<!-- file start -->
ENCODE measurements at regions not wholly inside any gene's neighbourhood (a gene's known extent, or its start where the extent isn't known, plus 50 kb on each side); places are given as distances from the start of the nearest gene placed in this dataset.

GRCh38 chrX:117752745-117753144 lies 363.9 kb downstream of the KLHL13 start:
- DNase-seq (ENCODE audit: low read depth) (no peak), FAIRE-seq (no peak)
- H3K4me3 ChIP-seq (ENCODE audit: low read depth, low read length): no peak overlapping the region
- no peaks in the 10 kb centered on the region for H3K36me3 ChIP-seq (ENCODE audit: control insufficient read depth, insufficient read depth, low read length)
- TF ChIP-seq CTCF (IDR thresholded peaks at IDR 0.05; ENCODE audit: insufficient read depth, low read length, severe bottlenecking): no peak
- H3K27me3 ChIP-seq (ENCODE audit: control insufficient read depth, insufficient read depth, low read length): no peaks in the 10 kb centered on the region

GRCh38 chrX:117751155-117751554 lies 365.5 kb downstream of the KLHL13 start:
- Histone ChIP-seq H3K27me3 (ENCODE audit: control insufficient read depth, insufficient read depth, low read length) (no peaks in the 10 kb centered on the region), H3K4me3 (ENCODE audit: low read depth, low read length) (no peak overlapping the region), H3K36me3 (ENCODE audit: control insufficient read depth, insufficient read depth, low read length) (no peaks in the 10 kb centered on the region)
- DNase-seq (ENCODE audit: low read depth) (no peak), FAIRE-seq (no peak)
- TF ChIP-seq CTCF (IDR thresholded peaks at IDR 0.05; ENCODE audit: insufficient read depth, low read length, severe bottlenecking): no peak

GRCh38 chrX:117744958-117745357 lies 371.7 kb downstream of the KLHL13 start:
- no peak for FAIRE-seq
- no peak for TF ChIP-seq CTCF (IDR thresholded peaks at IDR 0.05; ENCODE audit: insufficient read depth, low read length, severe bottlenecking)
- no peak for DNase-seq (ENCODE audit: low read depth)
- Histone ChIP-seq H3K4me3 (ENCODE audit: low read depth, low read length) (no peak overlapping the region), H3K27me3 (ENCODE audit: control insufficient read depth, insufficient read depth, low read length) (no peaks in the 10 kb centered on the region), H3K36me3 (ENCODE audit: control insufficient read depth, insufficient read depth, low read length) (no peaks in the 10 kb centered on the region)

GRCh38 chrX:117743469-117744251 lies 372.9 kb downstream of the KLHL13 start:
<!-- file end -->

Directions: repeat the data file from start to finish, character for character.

ENCODE measurements at regions not wholly inside any gene's neighbourhood (a gene's known extent, or its start where the extent isn't known, plus 50 kb on each side); places are given as distances from the start of the nearest gene placed in this dataset.

GRCh38 chrX:117752745-117753144 lies 363.9 kb downstream of the KLHL13 start:
- DNase-seq (ENCODE audit: low read depth) (no peak), FAIRE-seq (no peak)
- H3K4me3 ChIP-seq (ENCODE audit: low read depth, low read length): no peak overlapping the region
- no peaks in the 10 kb centered on the region for H3K36me3 ChIP-seq (ENCODE audit: control insufficient read depth, insufficient read depth, low read length)
- TF ChIP-seq CTCF (IDR thresholded peaks at IDR 0.05; ENCODE audit: insufficient read depth, low read length, severe bottlenecking): no peak
- H3K27me3 ChIP-seq (ENCODE audit: control insufficient read depth, insufficient read depth, low read length): no peaks in the 10 kb centered on the region

GRCh38 chrX:117751155-117751554 lies 365.5 kb downstream of the KLHL13 start:
- Histone ChIP-seq H3K27me3 (ENCODE audit: control insufficient read depth, insufficient read depth, low read length) (no peaks in the 10 kb centered on the region), H3K4me3 (ENCODE audit: low read depth, low read length) (no peak overlapping the region), H3K36me3 (ENCODE audit: control insufficient read depth, insufficient read depth, low read length) (no peaks in the 10 kb centered on the region)
- DNase-seq (ENCODE audit: low read depth) (no peak), FAIRE-seq (no peak)
- TF ChIP-seq CTCF (IDR thresholded peaks at IDR 0.05; ENCODE audit: insufficient read depth, low read length, severe bottlenecking): no peak

GRCh38 chrX:117744958-117745357 lies 371.7 kb downstream of the KLHL13 start:
- no peak for FAIRE-seq
- no peak for TF ChIP-seq CTCF (IDR thresholded peaks at IDR 0.05; ENCODE audit: insufficient read depth, low read length, severe bottlenecking)
- no peak for DNase-seq (ENCODE audit: low read depth)
- Histone ChIP-seq H3K4me3 (ENCODE audit: low read depth, low read length) (no peak overlapping the region), H3K27me3 (ENCODE audit: control insufficient read depth, insufficient read depth, low read length) (no peaks in the 10 kb centered on the region), H3K36me3 (ENCODE audit: control insufficient read depth, insufficient read depth, low read length) (no peaks in the 10 kb centered on the region)

GRCh38 chrX:117743469-117744251 lies 372.9 kb downstream of the KLHL13 start: